SPAC Stories

Putting SPAC on the Map

Maps and plans of the Saratoga Performing Arts Center have helped planners, staff members and audience members get to, get around and get to know the Center since the earliest planning stages. Here are a selection of maps from the SPAC archives that show just what maps can do to connect people and place

From the Beginning

1915 map of area to become the Spa State Park.
Creating the Spa State Spark, 1915. SSMP, Mapping Saratoga Springs

Many know Saratoga Springs’ informal motto — and brand — of “Health, History, Horses.” The town thrived as a tourist draw starting with early 1800s visitors to mineral springs and expanding over the decades with the arrival of the railroad (built mainly by Irish and Italian immigrants) and the building of lavish hotels and churches (often staffed by those same immigrants and African-Americans).

To foster support to this vision, the New York Conservation Department and Saratoga Springs Commission prepared four maps in a 1965 brochure, Performing Arts at Saratoga Springs (at right) . A regional map highlighted how big an audience could be attracted — in those automobiles — from Montreal to Buffalo to New York City to Springfield, Mass. A plan of the auditorium showcased an ample backstage for performers. Two sketch plans set the building in context: the SPAC complex with new parking lots and existing structures, of as an anchor to the park’s many spaces, from Lincoln Baths to Gideon Putnam Hotel.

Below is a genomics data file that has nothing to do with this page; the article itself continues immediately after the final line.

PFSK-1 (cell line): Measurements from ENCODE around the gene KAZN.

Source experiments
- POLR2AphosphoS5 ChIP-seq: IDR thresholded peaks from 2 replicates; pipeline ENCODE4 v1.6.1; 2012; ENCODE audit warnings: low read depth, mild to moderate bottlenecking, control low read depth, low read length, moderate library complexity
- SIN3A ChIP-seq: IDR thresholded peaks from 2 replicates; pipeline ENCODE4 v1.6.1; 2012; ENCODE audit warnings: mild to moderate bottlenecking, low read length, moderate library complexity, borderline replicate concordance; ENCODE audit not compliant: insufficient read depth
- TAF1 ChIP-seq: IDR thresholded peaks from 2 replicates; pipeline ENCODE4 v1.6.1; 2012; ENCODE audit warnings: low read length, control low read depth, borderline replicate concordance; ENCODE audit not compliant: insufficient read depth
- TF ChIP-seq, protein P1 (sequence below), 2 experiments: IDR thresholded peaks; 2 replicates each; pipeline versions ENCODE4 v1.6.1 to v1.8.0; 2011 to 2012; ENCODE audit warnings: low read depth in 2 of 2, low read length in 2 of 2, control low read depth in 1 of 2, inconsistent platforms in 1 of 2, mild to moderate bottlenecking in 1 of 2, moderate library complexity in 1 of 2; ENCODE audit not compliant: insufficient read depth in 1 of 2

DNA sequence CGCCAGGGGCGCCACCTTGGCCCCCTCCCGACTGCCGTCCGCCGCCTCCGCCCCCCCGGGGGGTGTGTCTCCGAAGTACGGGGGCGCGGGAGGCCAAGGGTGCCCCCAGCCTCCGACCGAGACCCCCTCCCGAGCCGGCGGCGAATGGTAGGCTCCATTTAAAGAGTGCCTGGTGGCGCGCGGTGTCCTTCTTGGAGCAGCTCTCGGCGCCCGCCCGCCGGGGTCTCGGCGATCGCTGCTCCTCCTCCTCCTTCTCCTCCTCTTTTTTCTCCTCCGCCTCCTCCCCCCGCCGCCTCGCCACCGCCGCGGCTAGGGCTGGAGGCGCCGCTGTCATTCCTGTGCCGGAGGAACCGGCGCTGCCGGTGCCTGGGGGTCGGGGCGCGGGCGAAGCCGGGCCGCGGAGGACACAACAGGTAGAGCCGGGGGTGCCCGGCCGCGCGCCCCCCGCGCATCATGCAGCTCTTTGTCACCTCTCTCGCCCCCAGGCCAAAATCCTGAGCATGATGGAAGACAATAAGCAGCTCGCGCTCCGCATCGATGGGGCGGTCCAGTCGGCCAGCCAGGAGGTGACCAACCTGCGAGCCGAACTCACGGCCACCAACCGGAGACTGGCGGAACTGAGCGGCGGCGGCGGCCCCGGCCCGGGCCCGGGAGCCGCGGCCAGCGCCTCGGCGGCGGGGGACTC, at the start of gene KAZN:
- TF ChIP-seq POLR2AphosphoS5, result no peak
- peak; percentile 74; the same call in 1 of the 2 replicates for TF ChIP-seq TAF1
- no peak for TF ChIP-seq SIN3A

Over the years, visitors to SPAC have not only attended conferences, but explored the SPA State Park. The Winter Festival, a popular mid-1970s program, offered two activity maps: a ski race trail and hayride route. Both underline the importance of place to the Center — neither activity could take place in the amphitheater. The 1975 hayride route map through the “Saratoga Springs Reservation” highlights the usual summer stops — picnic areas, springs, pavilions a golf course, and the Performing Arts Center — at odds with a photograph of the riders near snow piles at the Hall of Springs.

Updates and Upgrades

As the years passed, SPAC expanded, adding concession areas, a ticket booth and an exit and parking lot at Route 50. Architectural plans again showcased where change could and would happen, and SPAC’s event programs put the new amenities on the map for audiences. For on-site attendees, it was less important to show SPAC as part of a network of roads and spaces that encouraged people to hop in a car or on a train to wend their way to a performance and the Spa State Park. Rather, the maps helped people to plan a route from within Saratoga Springs or from the Gideon Putnam Hotel in the Spa State Park, to navigate the amenities in and around the amphitheater, and to pick their seats. The two-tone color of the early programs ceded, by the 1990s and 2000s, to multi-color layouts that reflected changing design styles and print technologies and also highlighted vendor and sponsor logos.

Learn more about maps and Saratoga Springs at the Skidmore-Saratoga Memory Project, “Mapping Saratoga Springs

J. Dym, Professor, Dept. of History